Kogan Page: toasting success and planning ahead

Helen Kogan
Opinion - Publishing Tuesday, 07 November 2017

Helen Kogan discusses how Kogan Page has dealt with challenges to face its anniversary year and the future in fine health

This year marks the 50th anniversary of Kogan Page. As one of a handful of independent publishers to have reached this landmark, I'm frequently asked how we have successfully tackled the pitfalls of succession, market changes and digital disruption. The 50 years have seen the company go through start-up, rapid expansion and diversification, and then, in recent years, a refocus that has reconnected with our core strengths and helped create a future path for the business in a dramatically changed landscape.

As with many independent companies, Kogan Page began on the family's kitchen table with little more than the determined spirit of my father, Philip, and a small loan from his brother to get it going. Kogan Page began with a good idea - a reference directory for human resource professionals - and an energetic direct marketing operation which helped launch the fledgling company.

Soon it had built lists in business and management, human resources, education, a groundbreaking early list on robotics and technology, logistics, marketing and careers. The 1980s saw the development of a trade list that resulted in engagement with the retail trade, with many of the early titles still selling well today. During these years we also built an international presence, with offices opening in the US and India. Today our titles sell into 90 different territories (in print and digital formats) and are translated into 50 languages.

However, the last decade has seen challenges that were quite different from the early days of hand-to-mouth publishing. The impact of e-commerce, the rise of non-traditional publishers and changes in reader expectations have meant that we, along with the rest of publishing, can no longer take former certainties for granted. In 2013 we put a plan into action that faced these challenges head-on.

The first question we asked ourselves was, with diminishing retail channels, how were our books going to continue to be discovered? We started our renewal strategy with this fundamental question, which inevitably led us to question whether our publishing strategy was robust and forward-thinking and if our marketing truly supported it. While we still published in our original specialist areas, we had also over the years expanded into more generic business titles and marginal subjects. We had to accept that in a world awash with generic business books we might not be able to stand out in a digital retail environment that didn't discern between multiple titles.

This realisation led us to refocus on some our key areas of publishing from the early days - our human resources, marketing and logistics lists - in order to develop foundations upon which to roll out our integrated publishing and marketing strategy. We began to think through what we needed to do to build true engagement with readers and to think about what skills would be required within our marketing teams to operate successfully in a data-driven world.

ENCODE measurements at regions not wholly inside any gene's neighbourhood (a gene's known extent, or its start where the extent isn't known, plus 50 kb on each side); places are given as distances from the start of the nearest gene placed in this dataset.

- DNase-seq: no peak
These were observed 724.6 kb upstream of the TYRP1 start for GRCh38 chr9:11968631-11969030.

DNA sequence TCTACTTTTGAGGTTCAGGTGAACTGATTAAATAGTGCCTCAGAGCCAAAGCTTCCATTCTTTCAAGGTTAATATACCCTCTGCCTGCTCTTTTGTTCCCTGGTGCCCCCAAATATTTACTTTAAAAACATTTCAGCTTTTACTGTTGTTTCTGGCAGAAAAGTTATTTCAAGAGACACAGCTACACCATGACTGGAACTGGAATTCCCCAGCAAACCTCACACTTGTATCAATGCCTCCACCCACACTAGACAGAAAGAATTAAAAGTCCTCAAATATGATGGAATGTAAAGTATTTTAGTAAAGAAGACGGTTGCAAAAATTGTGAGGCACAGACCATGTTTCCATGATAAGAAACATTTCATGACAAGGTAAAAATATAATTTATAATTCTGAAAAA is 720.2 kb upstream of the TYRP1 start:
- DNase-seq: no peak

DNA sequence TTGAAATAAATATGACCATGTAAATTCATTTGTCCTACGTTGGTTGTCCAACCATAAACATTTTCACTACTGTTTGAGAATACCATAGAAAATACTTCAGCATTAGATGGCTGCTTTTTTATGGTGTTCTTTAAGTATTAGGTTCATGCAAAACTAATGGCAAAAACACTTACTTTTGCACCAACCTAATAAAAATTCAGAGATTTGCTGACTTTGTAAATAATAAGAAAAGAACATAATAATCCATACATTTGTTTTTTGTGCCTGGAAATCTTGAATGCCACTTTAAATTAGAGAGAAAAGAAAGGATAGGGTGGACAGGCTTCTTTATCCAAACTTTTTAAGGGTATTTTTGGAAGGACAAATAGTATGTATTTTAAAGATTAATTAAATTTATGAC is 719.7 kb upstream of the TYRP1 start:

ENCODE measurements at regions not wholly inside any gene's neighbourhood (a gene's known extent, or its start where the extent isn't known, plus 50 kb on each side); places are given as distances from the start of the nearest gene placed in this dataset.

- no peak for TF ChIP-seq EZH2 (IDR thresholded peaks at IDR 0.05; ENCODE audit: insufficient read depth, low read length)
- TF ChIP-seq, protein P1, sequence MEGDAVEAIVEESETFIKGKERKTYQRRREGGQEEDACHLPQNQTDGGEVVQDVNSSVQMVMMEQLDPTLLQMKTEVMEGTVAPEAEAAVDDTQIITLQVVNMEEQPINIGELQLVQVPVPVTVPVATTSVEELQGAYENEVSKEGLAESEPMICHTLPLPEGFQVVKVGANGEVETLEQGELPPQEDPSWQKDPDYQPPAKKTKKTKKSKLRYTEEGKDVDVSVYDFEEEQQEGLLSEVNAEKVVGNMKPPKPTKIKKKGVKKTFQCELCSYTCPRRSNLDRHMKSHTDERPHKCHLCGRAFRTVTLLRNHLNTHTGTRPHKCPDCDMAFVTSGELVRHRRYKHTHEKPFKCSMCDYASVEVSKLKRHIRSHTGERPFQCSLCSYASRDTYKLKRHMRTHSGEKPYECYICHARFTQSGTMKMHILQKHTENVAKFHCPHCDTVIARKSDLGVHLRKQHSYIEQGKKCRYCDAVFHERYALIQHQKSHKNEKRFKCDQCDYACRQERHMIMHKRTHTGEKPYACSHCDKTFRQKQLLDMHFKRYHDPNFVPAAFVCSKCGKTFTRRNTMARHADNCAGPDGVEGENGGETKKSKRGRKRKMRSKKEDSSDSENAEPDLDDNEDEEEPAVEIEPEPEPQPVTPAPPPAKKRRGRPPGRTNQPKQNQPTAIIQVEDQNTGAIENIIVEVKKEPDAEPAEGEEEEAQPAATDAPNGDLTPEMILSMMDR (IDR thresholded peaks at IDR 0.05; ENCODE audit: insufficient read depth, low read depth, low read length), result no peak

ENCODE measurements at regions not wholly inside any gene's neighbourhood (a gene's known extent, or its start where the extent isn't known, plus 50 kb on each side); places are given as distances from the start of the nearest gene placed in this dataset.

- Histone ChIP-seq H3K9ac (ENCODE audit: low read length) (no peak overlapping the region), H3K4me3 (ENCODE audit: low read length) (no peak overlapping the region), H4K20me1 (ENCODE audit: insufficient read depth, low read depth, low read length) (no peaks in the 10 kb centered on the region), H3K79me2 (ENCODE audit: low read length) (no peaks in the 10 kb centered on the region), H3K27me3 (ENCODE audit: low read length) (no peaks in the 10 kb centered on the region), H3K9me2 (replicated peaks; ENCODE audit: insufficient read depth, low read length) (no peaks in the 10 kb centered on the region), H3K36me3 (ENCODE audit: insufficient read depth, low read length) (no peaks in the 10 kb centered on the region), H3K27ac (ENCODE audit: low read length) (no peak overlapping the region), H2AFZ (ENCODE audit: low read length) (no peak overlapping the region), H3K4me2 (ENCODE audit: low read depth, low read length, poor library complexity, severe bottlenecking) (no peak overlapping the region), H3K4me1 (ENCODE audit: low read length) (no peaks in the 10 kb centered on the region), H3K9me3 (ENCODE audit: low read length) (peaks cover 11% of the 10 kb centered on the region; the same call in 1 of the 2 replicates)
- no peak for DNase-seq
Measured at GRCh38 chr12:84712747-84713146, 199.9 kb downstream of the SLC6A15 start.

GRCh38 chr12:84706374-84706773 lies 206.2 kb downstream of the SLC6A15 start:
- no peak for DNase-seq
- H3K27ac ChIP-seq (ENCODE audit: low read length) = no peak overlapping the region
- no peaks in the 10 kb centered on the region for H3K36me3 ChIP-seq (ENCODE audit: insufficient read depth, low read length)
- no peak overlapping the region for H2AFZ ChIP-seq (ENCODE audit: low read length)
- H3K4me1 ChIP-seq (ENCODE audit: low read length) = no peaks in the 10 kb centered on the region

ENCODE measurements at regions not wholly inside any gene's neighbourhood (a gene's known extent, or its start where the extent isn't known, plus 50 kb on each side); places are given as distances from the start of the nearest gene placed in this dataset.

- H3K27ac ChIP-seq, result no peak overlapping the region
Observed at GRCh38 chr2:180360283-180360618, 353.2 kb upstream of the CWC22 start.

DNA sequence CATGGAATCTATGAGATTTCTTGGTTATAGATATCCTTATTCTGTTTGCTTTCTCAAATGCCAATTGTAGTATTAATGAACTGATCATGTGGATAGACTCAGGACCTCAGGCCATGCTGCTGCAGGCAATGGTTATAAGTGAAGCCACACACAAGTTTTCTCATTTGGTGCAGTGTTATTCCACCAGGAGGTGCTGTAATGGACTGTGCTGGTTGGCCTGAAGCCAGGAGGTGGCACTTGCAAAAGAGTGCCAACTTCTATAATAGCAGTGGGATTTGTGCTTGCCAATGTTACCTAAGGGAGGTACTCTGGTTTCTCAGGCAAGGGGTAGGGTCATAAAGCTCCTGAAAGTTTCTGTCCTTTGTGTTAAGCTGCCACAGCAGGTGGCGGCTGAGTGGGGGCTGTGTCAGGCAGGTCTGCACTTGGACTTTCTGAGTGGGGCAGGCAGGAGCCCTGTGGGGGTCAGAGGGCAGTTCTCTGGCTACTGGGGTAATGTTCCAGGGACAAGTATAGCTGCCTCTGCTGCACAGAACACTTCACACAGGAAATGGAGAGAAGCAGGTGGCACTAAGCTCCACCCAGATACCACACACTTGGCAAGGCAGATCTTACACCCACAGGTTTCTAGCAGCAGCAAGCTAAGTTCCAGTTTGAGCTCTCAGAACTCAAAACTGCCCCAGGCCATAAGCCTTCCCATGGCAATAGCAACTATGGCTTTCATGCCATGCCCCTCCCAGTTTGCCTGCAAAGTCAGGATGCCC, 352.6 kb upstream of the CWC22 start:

While we set about recasting our publishing and marketing strategy, we also began to invest in processes and systems that would support our supply chain efficiency, which we identified as a core competency in order to utilise the new opportunities presented by digital tools. The result is that we are regularly awarded the UK's BIC top Excellence Award (with digital tick) for digital supply chain.

New opportunities
As our footprint within specialist communities renewed, so we began to discover new publishing opportunities. Our 50th year has seen two new co-publishing contracts with the CIPD (the UK's largest professional association for HR professionals) and the Chartered Bankers Institute to provide specialist vocational textbooks and professional development titles. We have launched digital product including, this year, our first online training course with the Market Research Society, to support its professional qualification, and the roll out of courses to support workplace skills and continuing professional development. We have also launched a searchable, multi-media, digital platform to help support our co-publishing partners' content needs. Having concentrated on our specialist areas of publishing, we have also seen a renewed energy in our consumer-facing publishing, and have marked our 50th year with our first trade series for some time: the Myths of series. We have just finished our financial year with 16% growth.

In many ways the experience of the last few years can be applied to the last 50. Kogan Page has survived because it has always had a clear value proposition. Our books have a close relationship to our readers' needs. Certainly, we have had to "tough it out" many times, but the two tenets on which the company was built have stood us in good stead: acquiring great intellectual property, and the creation of diverse channels to market.

We will continue to develop both our vertical professional and academic niches, and bring the best of business thought, leadership and skills to readers across formats and territories. There's no crystal ball as to what further challenges we'll face, but by staying close to our readers and keeping a sprinkle of our original pioneering spirit I'd like to think that the next 50 years will be as vibrant and successful as the first.

Helen Kogan is managing director of Kogan Page.

This article first appeared in the Publishers Weekly/BookBrunch Frankfurt Show Daily.

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